Polyarteritis Nodosa



Polyarteritis Nodosa


Surya V. Seshan, MD










Kidney biopsy in polyarteritis nodosa (PAN) shows circumferential, transmural fibrinoid necrosis and active inflammatory infiltrate composed of neutrophils and lymphocytes.






Trichrome-stained kidney section shows a healing PAN of a medium-sized vessel with focal thrombosis and early microaneurysm formation. It is common to have both active and healed lesions in PAN.


TERMINOLOGY


Abbreviations



  • Polyarteritis nodosa (PAN)


Synonyms



  • Macroscopic polyarteritis


  • Classic polyarteritis nodosa


  • Kussmaul and Maier periarteritis nodosa


Definitions



  • Chapel Hill Consensus Conference criteria



    • Necrotizing inflammation of medium-sized or small arteries without glomerulonephritis or vasculitis in arterioles, capillaries, or venules


  • American College of Rheumatology criteria



    • Weight loss ≥ 4 kg, livedo reticularis, testicular pain or tenderness, myalgias, weakness or leg tenderness, mono- or polyneuropathy, diastolic BP > 90 mmHg, elevated BUN or creatinine, hepatitis B virus, biopsy diagnosis of small or medium-sized arteries, arteriography with aneurysms or occlusions in visceral arteries


    • 3 or more of the above criteria have high sensitivity and specificity for diagnosis


  • EULAR/PRINTO/PRES criteria for childhood PAN



    • Necrotizing vasculitis, angiographic abnormalities, and either skin involvement, myalgia/muscle tenderness, hypertension, peripheral neuropathy, or renal involvement


ETIOLOGY/PATHOGENESIS


Infectious Agents



  • Hepatitis B virus (HBV)



    • Accounts for ˜ 36% of PAN cases


  • Possibly other bacterial and viral infections



    • Hepatitis C virus (HCV)


    • Rarely HIV, Epstein-Barr virus


Other



  • HBV immunization


  • Exposure to silica-containing compounds


  • In majority, etiology is unknown


Pathogenesis



  • Immunologically mediated



    • Believed to be chronic immune-complex mediated disease



      • Resembles chronic serum sickness model


    • Probably a T-cell-mediated immune component


    • Antigen unknown


    • May be microbial or autoantigen in vessel wall


  • Participation of neutrophilic and mononuclear inflammatory infiltrate (T cells and macrophages)



    • Weakness in vessel wall leads to thrombosis or fibrosis and microaneurysm formation


  • Chronic, cyclic insults support presence of different stages of vasculitis


CLINICAL ISSUES


Epidemiology



  • Incidence



    • 2-31/1,000,000 in Europe and USA



      • Some studies have included cases now classified as microscopic polyangiitis


    • Up to 77/1,000,000 in endemic areas for hepatitis B viral infection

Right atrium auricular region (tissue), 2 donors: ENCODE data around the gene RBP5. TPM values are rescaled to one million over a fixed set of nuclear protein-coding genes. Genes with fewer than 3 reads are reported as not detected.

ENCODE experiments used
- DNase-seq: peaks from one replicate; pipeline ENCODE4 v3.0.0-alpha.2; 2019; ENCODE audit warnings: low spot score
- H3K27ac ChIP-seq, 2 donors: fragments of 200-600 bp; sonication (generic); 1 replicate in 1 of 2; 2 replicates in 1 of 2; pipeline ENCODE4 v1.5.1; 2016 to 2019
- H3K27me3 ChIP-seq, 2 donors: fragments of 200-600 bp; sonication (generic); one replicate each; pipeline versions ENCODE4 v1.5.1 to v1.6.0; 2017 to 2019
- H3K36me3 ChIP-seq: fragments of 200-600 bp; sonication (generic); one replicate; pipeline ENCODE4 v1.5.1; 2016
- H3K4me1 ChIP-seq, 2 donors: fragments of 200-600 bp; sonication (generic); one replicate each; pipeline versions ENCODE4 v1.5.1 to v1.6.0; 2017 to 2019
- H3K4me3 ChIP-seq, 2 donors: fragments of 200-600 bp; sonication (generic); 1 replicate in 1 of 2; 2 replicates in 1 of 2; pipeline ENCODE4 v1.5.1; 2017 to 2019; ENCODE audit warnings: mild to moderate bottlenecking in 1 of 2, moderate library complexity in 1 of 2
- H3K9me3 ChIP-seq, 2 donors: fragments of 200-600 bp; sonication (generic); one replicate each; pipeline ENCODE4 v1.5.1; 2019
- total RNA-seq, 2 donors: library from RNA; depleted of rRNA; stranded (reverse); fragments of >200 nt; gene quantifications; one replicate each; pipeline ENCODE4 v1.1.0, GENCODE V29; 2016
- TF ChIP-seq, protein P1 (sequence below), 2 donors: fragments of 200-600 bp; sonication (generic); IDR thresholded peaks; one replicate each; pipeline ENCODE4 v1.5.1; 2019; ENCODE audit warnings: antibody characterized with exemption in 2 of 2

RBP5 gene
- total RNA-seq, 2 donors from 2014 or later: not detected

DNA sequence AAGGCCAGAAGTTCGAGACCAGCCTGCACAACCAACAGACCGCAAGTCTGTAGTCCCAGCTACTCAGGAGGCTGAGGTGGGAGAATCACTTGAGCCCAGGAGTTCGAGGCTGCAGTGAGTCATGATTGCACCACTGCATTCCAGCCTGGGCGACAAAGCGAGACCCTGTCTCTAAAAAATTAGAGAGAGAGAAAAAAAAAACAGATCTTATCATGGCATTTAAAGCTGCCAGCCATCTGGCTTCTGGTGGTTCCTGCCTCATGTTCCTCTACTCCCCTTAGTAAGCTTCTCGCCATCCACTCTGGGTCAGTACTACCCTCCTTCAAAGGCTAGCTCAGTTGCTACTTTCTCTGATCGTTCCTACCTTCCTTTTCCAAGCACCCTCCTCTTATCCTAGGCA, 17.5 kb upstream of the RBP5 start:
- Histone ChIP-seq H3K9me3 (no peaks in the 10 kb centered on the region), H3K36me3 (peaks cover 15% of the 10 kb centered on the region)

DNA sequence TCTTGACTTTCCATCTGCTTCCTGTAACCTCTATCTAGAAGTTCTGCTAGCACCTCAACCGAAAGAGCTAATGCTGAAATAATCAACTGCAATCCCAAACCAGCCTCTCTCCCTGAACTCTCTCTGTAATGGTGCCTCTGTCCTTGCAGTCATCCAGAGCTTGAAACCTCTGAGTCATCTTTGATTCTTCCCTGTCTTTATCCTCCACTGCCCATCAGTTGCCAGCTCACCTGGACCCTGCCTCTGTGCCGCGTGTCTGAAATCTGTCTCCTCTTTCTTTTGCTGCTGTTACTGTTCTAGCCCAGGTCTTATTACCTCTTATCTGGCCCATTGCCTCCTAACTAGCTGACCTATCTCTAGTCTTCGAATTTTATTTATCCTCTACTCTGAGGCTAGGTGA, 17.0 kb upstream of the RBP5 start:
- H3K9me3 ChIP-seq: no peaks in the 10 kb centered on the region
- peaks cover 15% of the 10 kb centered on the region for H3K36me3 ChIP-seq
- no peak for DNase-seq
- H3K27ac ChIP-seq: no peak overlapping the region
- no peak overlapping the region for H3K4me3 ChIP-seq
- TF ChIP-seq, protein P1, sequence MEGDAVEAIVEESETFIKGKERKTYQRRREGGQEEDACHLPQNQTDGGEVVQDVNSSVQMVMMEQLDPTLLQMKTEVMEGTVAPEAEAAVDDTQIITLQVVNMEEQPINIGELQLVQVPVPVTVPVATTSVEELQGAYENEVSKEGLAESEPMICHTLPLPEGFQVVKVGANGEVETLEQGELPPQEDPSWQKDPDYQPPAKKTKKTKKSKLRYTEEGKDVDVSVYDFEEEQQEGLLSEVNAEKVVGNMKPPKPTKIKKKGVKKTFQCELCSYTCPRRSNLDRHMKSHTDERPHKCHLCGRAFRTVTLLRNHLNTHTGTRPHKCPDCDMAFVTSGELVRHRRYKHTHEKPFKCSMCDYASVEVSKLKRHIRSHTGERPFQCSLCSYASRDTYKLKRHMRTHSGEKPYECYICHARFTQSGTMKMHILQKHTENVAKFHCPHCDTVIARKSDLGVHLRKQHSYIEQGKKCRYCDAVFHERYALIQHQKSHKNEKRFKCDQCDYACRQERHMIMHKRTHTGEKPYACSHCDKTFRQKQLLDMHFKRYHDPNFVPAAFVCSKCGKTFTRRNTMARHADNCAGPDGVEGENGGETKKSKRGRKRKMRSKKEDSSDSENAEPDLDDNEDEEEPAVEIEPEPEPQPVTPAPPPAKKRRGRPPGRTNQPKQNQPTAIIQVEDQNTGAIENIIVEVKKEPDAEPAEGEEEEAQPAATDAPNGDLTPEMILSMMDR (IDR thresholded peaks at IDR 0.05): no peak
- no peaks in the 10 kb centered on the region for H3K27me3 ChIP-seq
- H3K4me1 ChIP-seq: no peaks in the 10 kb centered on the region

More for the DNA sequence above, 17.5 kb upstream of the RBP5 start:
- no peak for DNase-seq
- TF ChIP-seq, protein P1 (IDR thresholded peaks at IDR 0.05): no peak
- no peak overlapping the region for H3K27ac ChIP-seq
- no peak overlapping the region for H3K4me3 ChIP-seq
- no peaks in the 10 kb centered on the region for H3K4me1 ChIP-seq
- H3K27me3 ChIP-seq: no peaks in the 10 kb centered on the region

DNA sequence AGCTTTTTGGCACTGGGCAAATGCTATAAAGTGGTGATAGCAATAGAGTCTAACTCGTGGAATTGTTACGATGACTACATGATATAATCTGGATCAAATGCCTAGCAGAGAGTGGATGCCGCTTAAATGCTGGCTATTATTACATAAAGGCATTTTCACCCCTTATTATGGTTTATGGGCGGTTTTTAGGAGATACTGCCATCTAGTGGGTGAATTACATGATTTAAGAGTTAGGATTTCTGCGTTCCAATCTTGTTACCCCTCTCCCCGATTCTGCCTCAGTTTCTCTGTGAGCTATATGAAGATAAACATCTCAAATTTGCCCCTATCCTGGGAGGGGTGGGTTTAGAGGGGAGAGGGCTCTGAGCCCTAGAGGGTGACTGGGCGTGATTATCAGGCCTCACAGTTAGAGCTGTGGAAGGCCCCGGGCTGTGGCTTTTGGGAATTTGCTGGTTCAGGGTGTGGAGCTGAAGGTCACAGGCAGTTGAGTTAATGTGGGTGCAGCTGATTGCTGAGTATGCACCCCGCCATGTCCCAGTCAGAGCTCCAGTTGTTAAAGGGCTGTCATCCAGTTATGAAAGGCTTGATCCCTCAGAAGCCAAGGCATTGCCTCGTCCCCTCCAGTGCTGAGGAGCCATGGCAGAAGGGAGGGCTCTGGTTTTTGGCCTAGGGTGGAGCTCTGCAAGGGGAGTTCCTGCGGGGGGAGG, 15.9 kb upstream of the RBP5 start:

• Age



    • Adults: Peak at 5th to 7th decade


    • Children: 7-11 years



      • However, less common in children


  • Gender



    • Male predilection (M:F = 2:1)


  • Ethnicity



    • 2x higher prevalence in Europeans vs. others


    • Specific HLA haplotypes


    • Involves all ethnic groups



Presentation



  • Multisystemic involvement


  • Clinical symptoms related to ischemia and are dependent on organ involved and disease severity


  • Constitutional symptoms: Fever, malaise, weight loss, myalgia, abdominal pain


  • Renal



    • Kidney frequently involved (70-80%)



      • Focal renal infarction (˜ 30%)


      • Microaneurysms (˜ 65%)


      • Hematuria, proteinuria (˜ 20%)


      • Loin pain


      • Acute renal failure


    • New onset hypertension, sometimes malignant range


    • Rare: Rupture of kidney with perirenal hematoma


    • Massive retroperitoneal and peritoneal hemorrhage following rupture of arterial aneurysm


  • Heart



    • Ischemic heart disease


  • Neurologic (10%)



    • Focal defects, hemiplegia, visual loss, mononeuritis multiplex


  • Skin



    • Varied lesions: Palpable purpura, necrotic with peripheral gangrene, livedo reticularis, ulcers


    • Subcutaneous nodules


  • Skeletal muscle and mesentery (30%)


  • Gastrointestinal, peripheral nerves, skin (50%)


Laboratory Tests



  • Anemia, leukocytosis, thrombocytosis


  • Elevation of ESR and C-reactive protein


  • Positive hepatitis B serology in some cases


  • No specific serologic tests


  • No significant association with ANCA


  • Rarely, ANCA positive (usually perinuclear) by indirect IF only, when overlap with microscopic polyangiitis


Treatment



  • Steroid therapy is 1st line of therapy; remission in 50% of patients


  • Cyclophosphamide and steroids for severe cases; remission in 90%


  • Plasma exchange/plasmapheresis in refractory cases


  • HBV-associated PAN needs antiviral therapy


Prognosis



  • Fulminant disease with < 5-year survival


  • 40% of patients have relapse


  • 5 factor score (FFS) estimates prognosis



    • Scores renal (Cr > 1.6 mg/dL, proteinuria > 1 gm/24 hr), GI, cardiac, and CNS involvement


    • Lower score correlates with better 5-year survival


IMAGE FINDINGS


Ultrasonographic Findings



  • Pulsed and color Doppler ultrasonography



    • Localization of microaneurysm (seen in 50-60%)


Computed Tomography Angiography



  • Microaneurysms often seen at artery bifurcations


  • Tc-99m DMSA uptake scanning detects patchy renal parenchymal disease


MICROSCOPIC PATHOLOGY


Histologic Features

Jul 7, 2016 | Posted by in PATHOLOGY & LABORATORY MEDICINE | Comments Off on Polyarteritis Nodosa
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